We pass into more beautiful desert, more elegant homes. Yet there's also Pinnacle Peak Patio, a Disney-type tourist-trap steak hall where visitors dumb enough to wear a tie have it promptly cut off and tacked to the wall by their server. More lush flora, more mansions. And then there's Reata Pass a few feet up the road, another old tourist trap marked by a hunkering water tower spiked with an antenna draped in blinking lights. It's an expensive area, yes, but there's no room for the stuck-up in these parts.
New executive chef Simon Purvis has the philosophy nailed. While he hasn't abandoned elegant Four Seasons-style fare like ahi tuna tartare with crisp potato latkes, cucumber and wasabi vinaigrette or spiced venison chops with root vegetable and potato hash under cocoa jus, he's wisely added honest favorites. Finally, we can kick back with lovingly treated basics like dry-aged (28 days) USDA Prime and certified Angus beef steak or chops, he-man jumbo shrimp cocktail, and stick-to-the-ribs sides like creamed spinach, double-baked potato and garlic mashed spuds.
Funny how a massive, expertly grilled, bone-in rib eye steak soothes the beast. Simple succulence sells us, the 18-ounce cut savored with a stunning bottle of Newton Merlot Unfiltered. A juicy gigolo platter of traditional lyonnaise potatoes, a thankfully restrained slick (may I never suffer a ocean again) of peppercorn sauce, and we're slumping happily back in our lavish surrounds of wood rib-and-beam ceilings and velvety live guitar music.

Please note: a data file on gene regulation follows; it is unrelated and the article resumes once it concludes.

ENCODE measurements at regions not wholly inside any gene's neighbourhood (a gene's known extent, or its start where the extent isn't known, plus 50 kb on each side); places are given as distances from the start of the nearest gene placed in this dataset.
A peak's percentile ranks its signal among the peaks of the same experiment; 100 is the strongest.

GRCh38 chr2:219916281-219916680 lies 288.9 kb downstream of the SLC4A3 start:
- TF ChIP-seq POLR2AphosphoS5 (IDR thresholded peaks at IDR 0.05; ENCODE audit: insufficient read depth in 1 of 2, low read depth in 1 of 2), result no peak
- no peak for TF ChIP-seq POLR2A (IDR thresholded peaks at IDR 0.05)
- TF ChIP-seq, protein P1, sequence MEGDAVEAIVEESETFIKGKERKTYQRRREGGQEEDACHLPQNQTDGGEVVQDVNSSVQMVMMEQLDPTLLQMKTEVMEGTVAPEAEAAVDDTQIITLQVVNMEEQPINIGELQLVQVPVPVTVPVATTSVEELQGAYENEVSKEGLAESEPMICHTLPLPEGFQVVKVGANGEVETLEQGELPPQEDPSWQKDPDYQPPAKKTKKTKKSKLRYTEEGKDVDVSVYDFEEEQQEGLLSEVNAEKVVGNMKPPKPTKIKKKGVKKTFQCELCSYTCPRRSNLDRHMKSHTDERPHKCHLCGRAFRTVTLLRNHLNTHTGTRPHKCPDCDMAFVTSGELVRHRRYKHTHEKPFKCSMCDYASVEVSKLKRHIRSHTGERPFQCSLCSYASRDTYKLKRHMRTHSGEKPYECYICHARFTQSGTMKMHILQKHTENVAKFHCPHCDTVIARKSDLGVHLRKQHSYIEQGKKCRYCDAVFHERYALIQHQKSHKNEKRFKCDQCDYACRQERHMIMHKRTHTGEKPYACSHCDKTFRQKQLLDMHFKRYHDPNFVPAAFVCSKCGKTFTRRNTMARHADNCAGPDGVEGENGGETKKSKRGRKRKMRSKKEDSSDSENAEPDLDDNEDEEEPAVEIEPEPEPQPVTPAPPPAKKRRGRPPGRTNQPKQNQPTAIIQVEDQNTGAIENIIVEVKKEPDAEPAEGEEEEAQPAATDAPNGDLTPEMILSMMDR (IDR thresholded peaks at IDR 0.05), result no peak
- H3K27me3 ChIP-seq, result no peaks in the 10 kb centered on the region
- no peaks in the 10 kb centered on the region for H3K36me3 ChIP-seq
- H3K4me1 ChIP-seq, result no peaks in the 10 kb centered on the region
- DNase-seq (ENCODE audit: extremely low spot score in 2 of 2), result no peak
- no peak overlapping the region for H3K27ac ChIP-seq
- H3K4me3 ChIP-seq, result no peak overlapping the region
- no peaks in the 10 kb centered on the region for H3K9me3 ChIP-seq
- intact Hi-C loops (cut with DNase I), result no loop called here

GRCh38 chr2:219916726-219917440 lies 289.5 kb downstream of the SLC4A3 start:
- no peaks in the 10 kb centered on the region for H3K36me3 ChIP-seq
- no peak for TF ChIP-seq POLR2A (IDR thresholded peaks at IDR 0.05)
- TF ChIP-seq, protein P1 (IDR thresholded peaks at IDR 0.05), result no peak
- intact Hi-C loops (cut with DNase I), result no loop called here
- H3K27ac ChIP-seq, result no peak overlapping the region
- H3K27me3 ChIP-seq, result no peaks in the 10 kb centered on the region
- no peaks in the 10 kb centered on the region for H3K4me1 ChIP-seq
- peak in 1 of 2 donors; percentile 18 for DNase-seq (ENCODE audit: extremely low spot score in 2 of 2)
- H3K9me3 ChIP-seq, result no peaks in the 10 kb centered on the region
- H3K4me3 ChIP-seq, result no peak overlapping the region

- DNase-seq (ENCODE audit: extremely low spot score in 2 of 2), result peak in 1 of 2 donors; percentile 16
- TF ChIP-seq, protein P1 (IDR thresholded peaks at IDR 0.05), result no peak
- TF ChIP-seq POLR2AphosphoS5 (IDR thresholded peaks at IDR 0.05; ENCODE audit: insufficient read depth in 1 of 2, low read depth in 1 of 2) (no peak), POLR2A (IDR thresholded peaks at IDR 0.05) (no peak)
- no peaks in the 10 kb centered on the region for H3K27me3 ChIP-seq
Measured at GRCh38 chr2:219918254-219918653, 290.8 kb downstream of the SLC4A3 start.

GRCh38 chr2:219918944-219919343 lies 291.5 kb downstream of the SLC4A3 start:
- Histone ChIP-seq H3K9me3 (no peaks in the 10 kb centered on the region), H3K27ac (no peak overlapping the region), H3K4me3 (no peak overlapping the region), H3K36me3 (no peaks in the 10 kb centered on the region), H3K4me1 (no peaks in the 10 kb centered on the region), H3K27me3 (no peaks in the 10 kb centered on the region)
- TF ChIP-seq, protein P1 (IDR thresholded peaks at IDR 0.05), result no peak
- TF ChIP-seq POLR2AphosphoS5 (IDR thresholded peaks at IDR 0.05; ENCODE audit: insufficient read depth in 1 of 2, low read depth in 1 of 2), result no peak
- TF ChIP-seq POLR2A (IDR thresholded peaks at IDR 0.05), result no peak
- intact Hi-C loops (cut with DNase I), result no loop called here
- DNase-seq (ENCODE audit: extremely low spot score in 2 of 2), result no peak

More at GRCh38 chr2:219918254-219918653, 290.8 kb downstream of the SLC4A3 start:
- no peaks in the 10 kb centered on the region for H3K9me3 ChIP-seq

I adore my double-cut lamb chops, gnawing the smoky frenched bones until my teeth scrape, working every bit of the plush, juicy meat under its glossy mantle of sweet Vidalia onion glaze. Partnering garlic mashed potatoes are thick, smooth, fluffy and heavy.
I'm thinking that if we invited Mr. Becker to join us for another supper of Acacia's filet mignon in a lusty cloak of roasted shallot-Pinot Noir jus, he'd rethink his anger over local property development. The eight-ounce cut melts like butter; a side of superbly crusty-edged, skin-on French fries dipped in seasoned mayo is mesmerizing. Paired with a starter of four massive, meaty shrimp served over fresh butter lettuce and dipped in vibrant, spicy cocktail sauce, it's all-out reason to return to Acacia again and again.
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I'm in duty mode, sampling for variety's sake a slab of pan-seared Alaskan halibut the size of one of Becker's trailers -- fine fish, piled atop fingerling potatoes and sweet golden beetroot with a dollop of gloriously garlicky baby spinach and a drizzle of chunky green pea sauce. Good as it is, my heart still sets on the magical veal chop, 16 ounces of gently truffle-Madeira-infused meat; or the 12-ounce New York strip steak with fries and peppercorn sauce. The fanciest I feel like getting, in fact, is with an outrageously wonderful red bell pepper soup, a vegetarian puree served hot with a wickedly brilliant swath of walnut-chive oil, chopped walnuts and a long wand of crouton topped with thick goat cheese.
Acacia's original area of success was in its desserts, tempting and exquisite confections. A new pastry chef has been brought on, and Anthony Patafio is holding up his end. Crème brûlée is a classic, smooth custard capped with crunchy cooked sugar, a mantle of fresh berries and skinny pistachio biscotti. And the signature soufflé remains impossibly rich and gooey, partnered with homemade ice cream.
High five to the new, improved Four Seasons. As at any such resort property, eating here is still expensive. But finally, we feel like Acacia has delivered our money's worth. Welcome to Arizona.